Identified with present day Lanarkshire, the Scottish Borders and Angus in the far north, the Douglases take their name from the Gaelic dubh-glas, meaning ‘black stream’, and it was adopted after the grant of lands in 1147 at the Douglas Water, in Lanarkshire.
Resolute in their defence of Scotland’s freedom and independence, William Douglas was a staunch supporter of the freedom fighter Sir William Wallace, while his son Sir James Douglas was a leading commander of the army of the great warrior king Robert the Bruce.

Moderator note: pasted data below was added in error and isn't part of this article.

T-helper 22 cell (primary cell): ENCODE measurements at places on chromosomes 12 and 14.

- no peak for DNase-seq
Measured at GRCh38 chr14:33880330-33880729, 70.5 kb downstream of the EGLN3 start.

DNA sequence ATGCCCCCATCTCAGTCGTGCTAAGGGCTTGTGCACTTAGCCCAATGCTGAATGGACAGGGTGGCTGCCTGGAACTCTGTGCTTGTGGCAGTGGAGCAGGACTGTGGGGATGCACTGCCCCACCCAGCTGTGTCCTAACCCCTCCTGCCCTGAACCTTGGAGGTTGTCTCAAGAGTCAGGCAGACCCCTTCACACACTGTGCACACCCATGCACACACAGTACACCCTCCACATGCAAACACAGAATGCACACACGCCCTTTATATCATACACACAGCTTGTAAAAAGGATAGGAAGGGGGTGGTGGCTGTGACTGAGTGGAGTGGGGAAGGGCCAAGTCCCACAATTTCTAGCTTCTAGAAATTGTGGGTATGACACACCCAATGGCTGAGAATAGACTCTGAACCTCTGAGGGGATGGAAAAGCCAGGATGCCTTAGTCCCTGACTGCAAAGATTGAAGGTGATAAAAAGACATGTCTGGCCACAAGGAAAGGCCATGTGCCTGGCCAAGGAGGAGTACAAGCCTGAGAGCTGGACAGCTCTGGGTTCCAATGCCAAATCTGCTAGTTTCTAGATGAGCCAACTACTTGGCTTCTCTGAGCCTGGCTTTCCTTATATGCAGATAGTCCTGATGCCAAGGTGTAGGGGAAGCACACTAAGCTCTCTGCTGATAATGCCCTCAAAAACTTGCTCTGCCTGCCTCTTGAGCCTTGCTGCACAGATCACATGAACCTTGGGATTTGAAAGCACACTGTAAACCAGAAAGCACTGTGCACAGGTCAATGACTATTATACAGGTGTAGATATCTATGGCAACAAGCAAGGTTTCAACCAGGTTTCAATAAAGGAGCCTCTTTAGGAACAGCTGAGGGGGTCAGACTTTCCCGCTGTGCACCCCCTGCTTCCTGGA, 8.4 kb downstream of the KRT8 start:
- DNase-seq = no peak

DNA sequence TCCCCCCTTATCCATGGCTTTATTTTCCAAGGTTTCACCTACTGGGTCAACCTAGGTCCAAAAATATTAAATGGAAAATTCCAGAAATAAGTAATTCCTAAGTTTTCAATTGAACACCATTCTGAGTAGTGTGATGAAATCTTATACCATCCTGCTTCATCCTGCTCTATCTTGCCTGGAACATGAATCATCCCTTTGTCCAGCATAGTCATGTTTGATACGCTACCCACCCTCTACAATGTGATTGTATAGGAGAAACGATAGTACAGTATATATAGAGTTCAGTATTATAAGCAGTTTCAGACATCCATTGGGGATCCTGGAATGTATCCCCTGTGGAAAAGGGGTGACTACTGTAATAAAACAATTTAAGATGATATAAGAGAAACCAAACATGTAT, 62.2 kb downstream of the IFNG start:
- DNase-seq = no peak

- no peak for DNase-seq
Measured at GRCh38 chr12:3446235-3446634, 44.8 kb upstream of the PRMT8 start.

It was Sir James, along with others, who was entrusted with attempting to carry out the monarch’s wish, following his death in 1329, for his heart to be carried to the Holy Land.
Later branching out into the two family lines of the Red and the Black Douglases, they continued to accrue high honours and distinction that included the Earldom of Angus.
Their inspiring tale is chronicled here.